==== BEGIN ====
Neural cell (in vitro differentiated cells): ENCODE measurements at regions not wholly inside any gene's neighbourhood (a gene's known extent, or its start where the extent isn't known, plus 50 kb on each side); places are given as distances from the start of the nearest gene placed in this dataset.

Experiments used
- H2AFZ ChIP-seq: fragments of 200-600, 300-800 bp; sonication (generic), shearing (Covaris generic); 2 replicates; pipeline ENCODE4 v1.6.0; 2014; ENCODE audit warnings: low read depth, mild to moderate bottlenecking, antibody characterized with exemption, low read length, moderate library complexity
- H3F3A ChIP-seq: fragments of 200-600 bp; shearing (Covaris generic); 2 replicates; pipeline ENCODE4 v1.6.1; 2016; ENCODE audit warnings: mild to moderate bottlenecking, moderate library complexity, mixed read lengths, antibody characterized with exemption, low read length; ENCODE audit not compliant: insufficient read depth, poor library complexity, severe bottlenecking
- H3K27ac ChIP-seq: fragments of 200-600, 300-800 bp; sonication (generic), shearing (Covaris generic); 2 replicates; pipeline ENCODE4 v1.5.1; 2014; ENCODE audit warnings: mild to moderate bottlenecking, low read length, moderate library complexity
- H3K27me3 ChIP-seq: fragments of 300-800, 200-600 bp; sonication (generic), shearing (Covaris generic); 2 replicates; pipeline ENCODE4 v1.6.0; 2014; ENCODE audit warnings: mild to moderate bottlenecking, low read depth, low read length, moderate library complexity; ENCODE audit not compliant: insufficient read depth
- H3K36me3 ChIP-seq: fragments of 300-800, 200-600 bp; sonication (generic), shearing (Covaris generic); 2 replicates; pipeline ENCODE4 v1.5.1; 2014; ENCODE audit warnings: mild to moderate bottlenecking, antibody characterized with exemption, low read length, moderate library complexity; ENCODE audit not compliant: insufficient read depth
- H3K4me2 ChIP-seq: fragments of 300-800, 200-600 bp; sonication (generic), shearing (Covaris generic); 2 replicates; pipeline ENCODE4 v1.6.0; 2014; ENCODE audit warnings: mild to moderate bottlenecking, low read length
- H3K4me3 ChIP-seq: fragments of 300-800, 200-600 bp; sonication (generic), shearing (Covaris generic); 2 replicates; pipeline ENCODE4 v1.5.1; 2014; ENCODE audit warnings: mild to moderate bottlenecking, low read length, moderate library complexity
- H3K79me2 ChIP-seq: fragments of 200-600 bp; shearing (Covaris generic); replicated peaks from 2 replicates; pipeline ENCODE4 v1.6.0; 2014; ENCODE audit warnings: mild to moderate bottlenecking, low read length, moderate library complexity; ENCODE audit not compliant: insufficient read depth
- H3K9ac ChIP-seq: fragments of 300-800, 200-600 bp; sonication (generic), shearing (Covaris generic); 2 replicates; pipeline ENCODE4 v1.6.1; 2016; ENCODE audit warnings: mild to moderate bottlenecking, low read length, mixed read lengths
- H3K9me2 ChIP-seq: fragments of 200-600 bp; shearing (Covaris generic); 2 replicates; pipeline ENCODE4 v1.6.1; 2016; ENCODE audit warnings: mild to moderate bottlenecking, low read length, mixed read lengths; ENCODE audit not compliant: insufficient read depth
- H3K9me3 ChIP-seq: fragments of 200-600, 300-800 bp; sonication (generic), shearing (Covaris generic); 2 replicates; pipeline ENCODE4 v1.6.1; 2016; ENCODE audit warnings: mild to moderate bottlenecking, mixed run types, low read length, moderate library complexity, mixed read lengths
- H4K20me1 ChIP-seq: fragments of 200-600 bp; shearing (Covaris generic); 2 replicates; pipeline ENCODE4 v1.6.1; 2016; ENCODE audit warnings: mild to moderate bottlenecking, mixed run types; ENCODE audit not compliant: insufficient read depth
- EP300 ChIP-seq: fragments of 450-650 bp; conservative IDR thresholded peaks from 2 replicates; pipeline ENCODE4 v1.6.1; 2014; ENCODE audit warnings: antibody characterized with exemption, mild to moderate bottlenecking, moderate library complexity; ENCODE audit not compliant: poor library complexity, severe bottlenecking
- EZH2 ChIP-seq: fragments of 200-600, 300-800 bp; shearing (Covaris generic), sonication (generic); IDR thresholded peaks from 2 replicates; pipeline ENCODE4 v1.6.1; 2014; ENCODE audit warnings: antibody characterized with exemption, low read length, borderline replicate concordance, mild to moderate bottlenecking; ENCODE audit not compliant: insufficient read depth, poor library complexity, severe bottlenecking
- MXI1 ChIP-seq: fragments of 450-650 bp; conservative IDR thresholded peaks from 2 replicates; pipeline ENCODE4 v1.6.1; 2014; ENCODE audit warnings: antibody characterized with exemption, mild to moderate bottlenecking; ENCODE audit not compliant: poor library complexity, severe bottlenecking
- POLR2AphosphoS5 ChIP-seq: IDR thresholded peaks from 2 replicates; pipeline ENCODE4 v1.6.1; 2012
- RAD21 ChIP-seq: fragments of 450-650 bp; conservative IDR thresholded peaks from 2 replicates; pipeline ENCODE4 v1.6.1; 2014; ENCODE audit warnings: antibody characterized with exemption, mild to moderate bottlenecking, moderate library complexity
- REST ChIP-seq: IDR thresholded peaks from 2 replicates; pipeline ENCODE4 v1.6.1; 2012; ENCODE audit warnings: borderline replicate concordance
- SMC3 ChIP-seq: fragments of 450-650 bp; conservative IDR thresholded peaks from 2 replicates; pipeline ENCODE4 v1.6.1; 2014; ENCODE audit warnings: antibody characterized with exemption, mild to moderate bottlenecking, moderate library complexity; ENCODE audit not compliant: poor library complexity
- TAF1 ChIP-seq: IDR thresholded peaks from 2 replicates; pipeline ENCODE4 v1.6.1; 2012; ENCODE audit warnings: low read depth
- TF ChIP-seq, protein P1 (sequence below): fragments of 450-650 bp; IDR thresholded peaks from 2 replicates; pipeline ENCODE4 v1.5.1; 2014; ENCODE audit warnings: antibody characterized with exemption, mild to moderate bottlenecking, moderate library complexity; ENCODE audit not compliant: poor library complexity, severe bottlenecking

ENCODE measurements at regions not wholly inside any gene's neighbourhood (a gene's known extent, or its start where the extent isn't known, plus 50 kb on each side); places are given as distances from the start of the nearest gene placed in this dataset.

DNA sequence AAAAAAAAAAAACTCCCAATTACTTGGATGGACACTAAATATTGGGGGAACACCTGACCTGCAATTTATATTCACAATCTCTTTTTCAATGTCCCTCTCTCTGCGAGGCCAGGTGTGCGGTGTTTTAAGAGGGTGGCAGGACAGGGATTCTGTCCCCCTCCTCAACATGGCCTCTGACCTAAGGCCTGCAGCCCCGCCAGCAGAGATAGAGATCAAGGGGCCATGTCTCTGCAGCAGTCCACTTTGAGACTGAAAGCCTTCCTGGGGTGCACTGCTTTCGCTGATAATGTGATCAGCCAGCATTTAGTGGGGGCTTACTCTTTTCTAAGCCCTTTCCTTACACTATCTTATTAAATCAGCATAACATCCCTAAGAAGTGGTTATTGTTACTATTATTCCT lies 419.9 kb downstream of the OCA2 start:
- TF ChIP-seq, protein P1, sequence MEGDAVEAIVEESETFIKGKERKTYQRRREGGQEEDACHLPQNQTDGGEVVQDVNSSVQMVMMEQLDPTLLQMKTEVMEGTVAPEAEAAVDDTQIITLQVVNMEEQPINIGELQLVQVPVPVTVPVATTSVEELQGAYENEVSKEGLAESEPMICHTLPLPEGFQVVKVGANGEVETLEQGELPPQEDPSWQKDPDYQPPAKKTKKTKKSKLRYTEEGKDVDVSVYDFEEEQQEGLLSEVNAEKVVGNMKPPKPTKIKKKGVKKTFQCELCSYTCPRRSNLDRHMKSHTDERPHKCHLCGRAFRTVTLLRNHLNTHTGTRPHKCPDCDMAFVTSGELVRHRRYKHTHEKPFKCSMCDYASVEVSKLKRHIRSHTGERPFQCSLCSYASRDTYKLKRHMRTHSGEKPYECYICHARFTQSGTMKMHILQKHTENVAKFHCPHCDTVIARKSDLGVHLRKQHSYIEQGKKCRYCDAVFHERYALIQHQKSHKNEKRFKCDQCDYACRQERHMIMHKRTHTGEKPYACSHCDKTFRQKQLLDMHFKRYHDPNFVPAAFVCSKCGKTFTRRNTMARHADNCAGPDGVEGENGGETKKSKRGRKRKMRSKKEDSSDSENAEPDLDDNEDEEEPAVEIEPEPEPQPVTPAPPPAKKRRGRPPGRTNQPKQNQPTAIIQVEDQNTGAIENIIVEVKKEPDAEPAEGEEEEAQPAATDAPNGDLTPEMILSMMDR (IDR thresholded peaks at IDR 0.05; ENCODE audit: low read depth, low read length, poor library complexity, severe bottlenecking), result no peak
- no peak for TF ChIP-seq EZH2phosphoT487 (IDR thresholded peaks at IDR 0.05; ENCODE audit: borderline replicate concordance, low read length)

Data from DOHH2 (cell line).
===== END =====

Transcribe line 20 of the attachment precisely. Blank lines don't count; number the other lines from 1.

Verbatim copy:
- REST ChIP-seq: IDR thresholded peaks from 2 replicates; pipeline ENCODE4 v1.6.1; 2012; ENCODE audit warnings: borderline replicate concordance